Cancer Mortality Rates Down
The number of new cases of thyroid cancer among women in the U.S. has increased over the past decade despite a decline in overall mortality rates for most cancers, according to a report released Wednesday by the North American Association of Central Cancer Registries, the National Cancer Institute, CDC and the American Cancer Society, Long Island Newsday reports (Ricks, Long Island Newsday, 9/7). According to the report, titled "Annual Report to the Nation on the Status of Cancer," from 1993 through 2003 overall cancer mortality rates declined by 0.8% annually among women and by 1.6% annually among men.
The types of cancer that showed a decline in mortality rates among women include bladder, brain, breast, cervical, colon, kidney, leukemia, myeloma, nervous system, non-Hodgkin's lymphoma, rectum and stomach.
Among men, death rates fell for cancer of the lung and bronchus, prostate, colon and rectum, pancreas, leukemia, non-Hodgkin's lymphoma, urinary bladder, stomach, brain and nervous system, myeloma, and oral cavity. Meanwhile, the number of thyroid cancer cases among women increased 4.6% annually from 1993 through 2000 and 9.1% annually from 2000 through 2003, the AP/Washington Post reports (Schmid, AP/Washington Post, 9/6).
Of the nearly 327,000 people living with thyroid cancer in the U.S., more than 250,000 are women, and women will account for about 22,600 of the more than 30,000 cases diagnosed this year, the report finds. Researchers are uncertain why thyroid cancer cases have increased, the Washington Times reports.
Len Lichtenfeld, deputy chief medical officer for ACS, called the increase "a phenomenon that was just recently recognized" and said it could be linked to childhood radiation exposure from tonsil therapy (Howard Price, Washington Times, 9/7).
The report also finds that the rate at which women were diagnosed with breast cancer decreased from 137.3 cases per 100,000 women in 2001 to 124.2 cases per 100,000 women in 2003, the Washington Post reports.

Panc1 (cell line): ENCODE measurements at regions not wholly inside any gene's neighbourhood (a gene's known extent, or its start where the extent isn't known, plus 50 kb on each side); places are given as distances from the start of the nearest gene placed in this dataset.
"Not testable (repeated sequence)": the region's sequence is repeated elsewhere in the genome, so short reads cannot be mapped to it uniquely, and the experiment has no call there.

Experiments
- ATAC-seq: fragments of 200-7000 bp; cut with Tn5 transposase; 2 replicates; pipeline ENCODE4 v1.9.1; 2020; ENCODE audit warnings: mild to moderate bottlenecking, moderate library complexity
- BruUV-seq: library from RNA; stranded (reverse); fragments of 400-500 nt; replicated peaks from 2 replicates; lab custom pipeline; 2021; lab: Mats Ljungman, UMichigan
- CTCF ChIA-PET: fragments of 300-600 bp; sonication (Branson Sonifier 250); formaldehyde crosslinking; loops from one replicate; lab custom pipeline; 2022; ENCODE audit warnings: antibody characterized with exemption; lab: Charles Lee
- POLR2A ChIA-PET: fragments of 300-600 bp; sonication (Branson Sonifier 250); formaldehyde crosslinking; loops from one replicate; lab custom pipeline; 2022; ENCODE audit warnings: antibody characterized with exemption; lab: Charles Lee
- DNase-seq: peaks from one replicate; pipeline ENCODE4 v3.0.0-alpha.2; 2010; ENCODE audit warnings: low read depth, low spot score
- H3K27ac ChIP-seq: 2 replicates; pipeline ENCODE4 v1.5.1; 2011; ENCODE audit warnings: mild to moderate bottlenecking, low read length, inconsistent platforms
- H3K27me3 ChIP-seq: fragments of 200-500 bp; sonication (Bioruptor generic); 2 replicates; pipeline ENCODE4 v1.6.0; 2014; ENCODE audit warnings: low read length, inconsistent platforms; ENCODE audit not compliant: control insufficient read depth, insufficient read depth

Brenda Edwards of NCI, who led the team of researchers, said the decline could be because of an increase in mammography screenings, a stabilization in the number of women delaying childbirth and a significant decrease in the number of women using hormone replacement therapy after menopause. According to Edwards and other experts, breast cancer incidence began to fall after millions of women stopped using HRT because of a study saying the therapy increases the risk of breast cancer, the Post reports.
Edwards also said that more data is needed to confirm whether the decline in breast cancer incidence is a trend but added that "the news for us is breast cancer incidence, which we've been seeing increase for so many years, that increase has stopped" (Stein, Washington Post, 9/7).
"When there are changes in trends like those reported for breast cancer and thyroid cancer this year, researchers are alerted to look for the causes, often leading to advances in cancer prevention and early detection," John Seffrin, chief executive officer for ACS, said (AP/Washington Post, 9/7).
"I think we're finally beginning to see a change -- that [breast cancer cases are] leveling off -- and we may even be seeing the start of a decline," Edwards said, adding, "We have to be cautious. But I think it's real." According to the Post, cancer researchers are "eagerly awaiting" data for 2004, which is being compiled now, to assess whether the drop in 2003 continued or whether the numbers remained the same (Washington Post, 9/7).